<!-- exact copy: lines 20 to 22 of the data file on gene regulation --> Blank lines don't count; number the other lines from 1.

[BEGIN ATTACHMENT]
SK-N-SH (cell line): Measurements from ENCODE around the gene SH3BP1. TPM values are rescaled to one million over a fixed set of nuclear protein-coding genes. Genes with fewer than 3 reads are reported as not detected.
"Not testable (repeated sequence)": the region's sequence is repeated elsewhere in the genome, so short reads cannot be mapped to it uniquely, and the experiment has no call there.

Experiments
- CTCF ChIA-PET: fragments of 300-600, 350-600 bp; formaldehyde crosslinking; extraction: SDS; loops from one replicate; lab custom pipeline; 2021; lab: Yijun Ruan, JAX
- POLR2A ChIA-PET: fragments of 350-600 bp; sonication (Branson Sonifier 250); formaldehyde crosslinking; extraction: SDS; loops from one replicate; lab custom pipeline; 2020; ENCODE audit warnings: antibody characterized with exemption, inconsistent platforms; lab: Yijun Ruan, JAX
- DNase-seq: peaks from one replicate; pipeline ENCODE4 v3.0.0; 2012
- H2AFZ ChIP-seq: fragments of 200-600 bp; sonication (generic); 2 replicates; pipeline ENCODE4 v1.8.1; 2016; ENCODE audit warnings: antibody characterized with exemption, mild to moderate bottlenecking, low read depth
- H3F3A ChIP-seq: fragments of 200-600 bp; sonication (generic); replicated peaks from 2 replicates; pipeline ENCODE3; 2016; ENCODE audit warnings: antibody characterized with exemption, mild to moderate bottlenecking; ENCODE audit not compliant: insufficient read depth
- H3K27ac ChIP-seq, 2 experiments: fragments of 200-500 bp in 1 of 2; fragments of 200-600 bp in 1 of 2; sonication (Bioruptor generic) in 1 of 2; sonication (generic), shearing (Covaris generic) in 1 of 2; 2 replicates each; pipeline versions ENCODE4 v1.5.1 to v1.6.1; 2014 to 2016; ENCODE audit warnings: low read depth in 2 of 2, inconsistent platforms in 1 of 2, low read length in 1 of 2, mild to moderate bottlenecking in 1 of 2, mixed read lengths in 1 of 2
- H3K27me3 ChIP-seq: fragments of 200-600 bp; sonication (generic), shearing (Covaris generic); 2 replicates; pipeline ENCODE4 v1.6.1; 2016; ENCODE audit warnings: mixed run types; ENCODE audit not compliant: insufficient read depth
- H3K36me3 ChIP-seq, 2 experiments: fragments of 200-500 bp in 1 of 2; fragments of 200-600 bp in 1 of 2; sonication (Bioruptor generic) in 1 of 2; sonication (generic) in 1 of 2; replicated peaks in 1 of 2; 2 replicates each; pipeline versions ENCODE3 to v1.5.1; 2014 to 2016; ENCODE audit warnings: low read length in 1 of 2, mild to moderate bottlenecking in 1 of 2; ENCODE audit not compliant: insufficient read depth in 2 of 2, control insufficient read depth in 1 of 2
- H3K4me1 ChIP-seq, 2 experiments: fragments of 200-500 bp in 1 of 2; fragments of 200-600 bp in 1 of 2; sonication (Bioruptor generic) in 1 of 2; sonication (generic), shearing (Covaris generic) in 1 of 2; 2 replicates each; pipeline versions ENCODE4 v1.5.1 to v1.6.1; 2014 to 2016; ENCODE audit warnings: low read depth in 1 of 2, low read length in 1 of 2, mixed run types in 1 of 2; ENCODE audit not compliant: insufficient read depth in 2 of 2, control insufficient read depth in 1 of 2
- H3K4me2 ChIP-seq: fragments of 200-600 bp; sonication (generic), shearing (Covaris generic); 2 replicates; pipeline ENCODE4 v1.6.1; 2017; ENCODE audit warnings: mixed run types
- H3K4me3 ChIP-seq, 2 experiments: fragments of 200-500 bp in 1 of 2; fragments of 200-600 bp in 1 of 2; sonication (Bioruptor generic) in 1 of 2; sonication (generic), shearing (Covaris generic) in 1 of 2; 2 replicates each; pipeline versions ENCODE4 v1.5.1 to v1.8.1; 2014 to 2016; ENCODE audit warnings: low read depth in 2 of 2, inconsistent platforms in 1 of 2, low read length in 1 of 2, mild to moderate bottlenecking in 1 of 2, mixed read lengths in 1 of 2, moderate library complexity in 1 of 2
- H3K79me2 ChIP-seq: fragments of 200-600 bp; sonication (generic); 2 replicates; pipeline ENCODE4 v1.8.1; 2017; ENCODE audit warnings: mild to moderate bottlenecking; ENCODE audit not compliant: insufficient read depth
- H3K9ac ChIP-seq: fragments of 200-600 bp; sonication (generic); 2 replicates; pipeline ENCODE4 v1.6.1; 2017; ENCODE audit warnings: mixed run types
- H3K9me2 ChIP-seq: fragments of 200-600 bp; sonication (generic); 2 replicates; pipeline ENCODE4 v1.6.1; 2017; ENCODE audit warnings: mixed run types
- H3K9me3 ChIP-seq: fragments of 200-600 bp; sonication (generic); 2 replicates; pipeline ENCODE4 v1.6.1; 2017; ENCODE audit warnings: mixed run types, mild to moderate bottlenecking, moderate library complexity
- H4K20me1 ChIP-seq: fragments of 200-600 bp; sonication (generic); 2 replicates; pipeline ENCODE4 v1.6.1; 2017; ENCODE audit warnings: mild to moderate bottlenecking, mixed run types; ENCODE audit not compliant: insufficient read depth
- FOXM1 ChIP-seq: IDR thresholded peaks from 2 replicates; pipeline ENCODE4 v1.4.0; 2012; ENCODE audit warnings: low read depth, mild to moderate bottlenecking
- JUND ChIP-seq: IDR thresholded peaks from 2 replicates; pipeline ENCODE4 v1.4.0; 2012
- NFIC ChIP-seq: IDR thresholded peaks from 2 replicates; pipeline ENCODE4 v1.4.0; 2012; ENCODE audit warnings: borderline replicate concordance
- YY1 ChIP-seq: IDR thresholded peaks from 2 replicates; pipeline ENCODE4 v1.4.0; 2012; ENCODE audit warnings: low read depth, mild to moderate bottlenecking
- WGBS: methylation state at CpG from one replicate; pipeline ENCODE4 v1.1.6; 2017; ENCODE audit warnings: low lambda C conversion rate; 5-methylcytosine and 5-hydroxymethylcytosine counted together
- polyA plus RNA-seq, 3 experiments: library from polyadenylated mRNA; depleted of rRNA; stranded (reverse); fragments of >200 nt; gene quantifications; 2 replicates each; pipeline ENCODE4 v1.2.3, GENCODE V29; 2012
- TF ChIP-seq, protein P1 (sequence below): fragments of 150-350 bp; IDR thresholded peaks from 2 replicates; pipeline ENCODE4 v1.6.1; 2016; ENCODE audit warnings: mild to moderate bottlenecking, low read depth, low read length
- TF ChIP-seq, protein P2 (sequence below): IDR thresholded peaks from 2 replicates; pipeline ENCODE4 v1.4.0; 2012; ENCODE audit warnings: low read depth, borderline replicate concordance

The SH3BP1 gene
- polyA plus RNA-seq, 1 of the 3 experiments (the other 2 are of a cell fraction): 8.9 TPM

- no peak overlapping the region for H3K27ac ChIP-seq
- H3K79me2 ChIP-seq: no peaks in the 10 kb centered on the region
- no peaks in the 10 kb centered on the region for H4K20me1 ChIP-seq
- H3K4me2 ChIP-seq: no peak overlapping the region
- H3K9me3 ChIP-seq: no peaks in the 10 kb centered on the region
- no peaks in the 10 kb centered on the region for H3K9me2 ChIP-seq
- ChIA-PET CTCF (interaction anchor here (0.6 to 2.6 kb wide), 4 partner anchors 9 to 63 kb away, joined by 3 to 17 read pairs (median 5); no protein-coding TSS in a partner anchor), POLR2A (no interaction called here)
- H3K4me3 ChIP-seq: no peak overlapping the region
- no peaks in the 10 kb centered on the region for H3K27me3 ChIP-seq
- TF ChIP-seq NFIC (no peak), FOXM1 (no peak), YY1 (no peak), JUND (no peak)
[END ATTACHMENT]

- FOXM1 ChIP-seq: IDR thresholded peaks from 2 replicates; pipeline ENCODE4 v1.4.0; 2012; ENCODE audit warnings: low read depth, mild to moderate bottlenecking
- JUND ChIP-seq: IDR thresholded peaks from 2 replicates; pipeline ENCODE4 v1.4.0; 2012
- NFIC ChIP-seq: IDR thresholded peaks from 2 replicates; pipeline ENCODE4 v1.4.0; 2012; ENCODE audit warnings: borderline replicate concordance